Remand for woman on plot to kill charges
Lisa Lines will face trial over an alleged plot to kill her former husband. Photo: AAP
A former lecturer is set to face a trial accused of repeatedly plotting to kill her former ex-husband, as well as his mother.
Lisa Lines, 43, was denied bail in Adelaide Magistrates Court on Monday, appearing for the first time in South Australia where she is accused of attempting to orchestrate the murder of the father of her two children, Jonathon Hawtin.
The alleged conspiracy began with an October 2017 incident in a garage at Lines’ Adelaide Hills property that left Hawtin, now 36, a tetraplegic – paralysed from the neck down.
Zacharia Bruckner, Lines’ then-lover and 13 years her junior, was found with a gunshot wound to the abdomen.
Police initially charged Hawtin, who had suffered several axe wounds to the neck, with attempted murder, assuming Bruckner was acting in self-defence.
Lines had in June 2017 told Hawtin that she wanted to separate, a jury was told in his trial.
She began a romantic relationship with Bruckner in August that year.
The jury of six men and six women unanimously acquitted Hawtin after three hours of deliberation in 2019.
In 2020, major crime detectives in South Australia reopened the investigation and found crime scene evidence did not add up with Lines and Bruckner’s version of events, SA Director of Public Prosecutions Martin Hinton told Magistrate John Wells on Monday.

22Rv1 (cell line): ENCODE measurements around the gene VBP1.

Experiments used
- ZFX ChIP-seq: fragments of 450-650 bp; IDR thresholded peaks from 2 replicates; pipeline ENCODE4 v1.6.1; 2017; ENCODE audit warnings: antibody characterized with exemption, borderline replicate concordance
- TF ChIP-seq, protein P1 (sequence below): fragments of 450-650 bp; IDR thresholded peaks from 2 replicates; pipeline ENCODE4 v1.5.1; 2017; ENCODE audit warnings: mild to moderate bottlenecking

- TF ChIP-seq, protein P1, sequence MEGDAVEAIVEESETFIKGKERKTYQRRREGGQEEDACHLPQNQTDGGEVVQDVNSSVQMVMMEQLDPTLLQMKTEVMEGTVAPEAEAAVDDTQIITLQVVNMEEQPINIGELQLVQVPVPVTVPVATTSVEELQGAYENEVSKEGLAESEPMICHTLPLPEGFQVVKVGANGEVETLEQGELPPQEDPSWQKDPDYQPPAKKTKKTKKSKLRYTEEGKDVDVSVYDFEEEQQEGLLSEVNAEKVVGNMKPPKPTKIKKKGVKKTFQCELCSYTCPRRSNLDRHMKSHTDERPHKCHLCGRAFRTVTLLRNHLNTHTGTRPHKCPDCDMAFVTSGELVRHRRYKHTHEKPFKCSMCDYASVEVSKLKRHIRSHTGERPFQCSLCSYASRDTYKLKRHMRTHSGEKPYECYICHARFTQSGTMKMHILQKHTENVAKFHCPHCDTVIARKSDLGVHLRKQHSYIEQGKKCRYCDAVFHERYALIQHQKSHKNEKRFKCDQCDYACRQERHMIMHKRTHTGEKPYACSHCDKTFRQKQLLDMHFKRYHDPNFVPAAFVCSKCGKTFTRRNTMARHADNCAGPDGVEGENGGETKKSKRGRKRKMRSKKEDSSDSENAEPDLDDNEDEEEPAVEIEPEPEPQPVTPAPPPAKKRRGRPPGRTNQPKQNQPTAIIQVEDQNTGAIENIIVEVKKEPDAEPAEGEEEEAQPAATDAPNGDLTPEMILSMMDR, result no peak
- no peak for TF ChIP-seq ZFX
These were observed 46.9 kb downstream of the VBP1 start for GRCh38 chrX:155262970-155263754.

Hinton said it pointed to Hawtin being the victim.
Lines, a former academic and expert on the Spanish Civil War, is also accused of attempting to murder Hawtin on New Year’s Day 2018 with another woman she was romantically involved with, Letiticia Fortune.
The 34-year-old, who appeared alongside Lines in the dock, is alleged to have entered Hampstead Rehabilitation Centre, where Hawtin was convalescing from his injuries, with the intention of suffocating him with a pillow.
Following Hawtin’s trial in 2019, Lines is alleged to have fled to Thailand, along with their children, before settling in Taiwan – which has no extradition treaty with Australia.
From Taiwan she remained in contact with Bruckner, with whom she sought to hire a hitman to “finish the job”, Hinton said.
But the man she and Bruckner thought they were hiring to kill Hawtin and his mother Rhonda was an undercover operative, Wells was told.
While overseas, Lines secured a passport and citizenship to the nation of Vanuatu and remained beyond the reach of Australian authorities, Hinton said.
She was arrested in the Pacific Island nation of Palau earlier this month and extradited to Australia.
Lines’ lawyer, Craig Caldicott, said she denied trying to murder her ex-husband and intended to plead not guilty to all charges.
She claims she took the children to Thailand on holiday but did not return because she feared for her safety after receiving threats.
Wells said Lines remained an unacceptable flight risk and denied her bail.
He will consider releasing Fortune on home detention at a hearing next Monday.
Hawtin, who has been reunited with his children, thanked police for their “years of hard work”.
“After six long years, I am profoundly relieved my children are finally safe,” he said in a statement.
“This has been a cruel and exhausting struggle.
“My mother and I have been through hell, but we never gave up and we never would have.”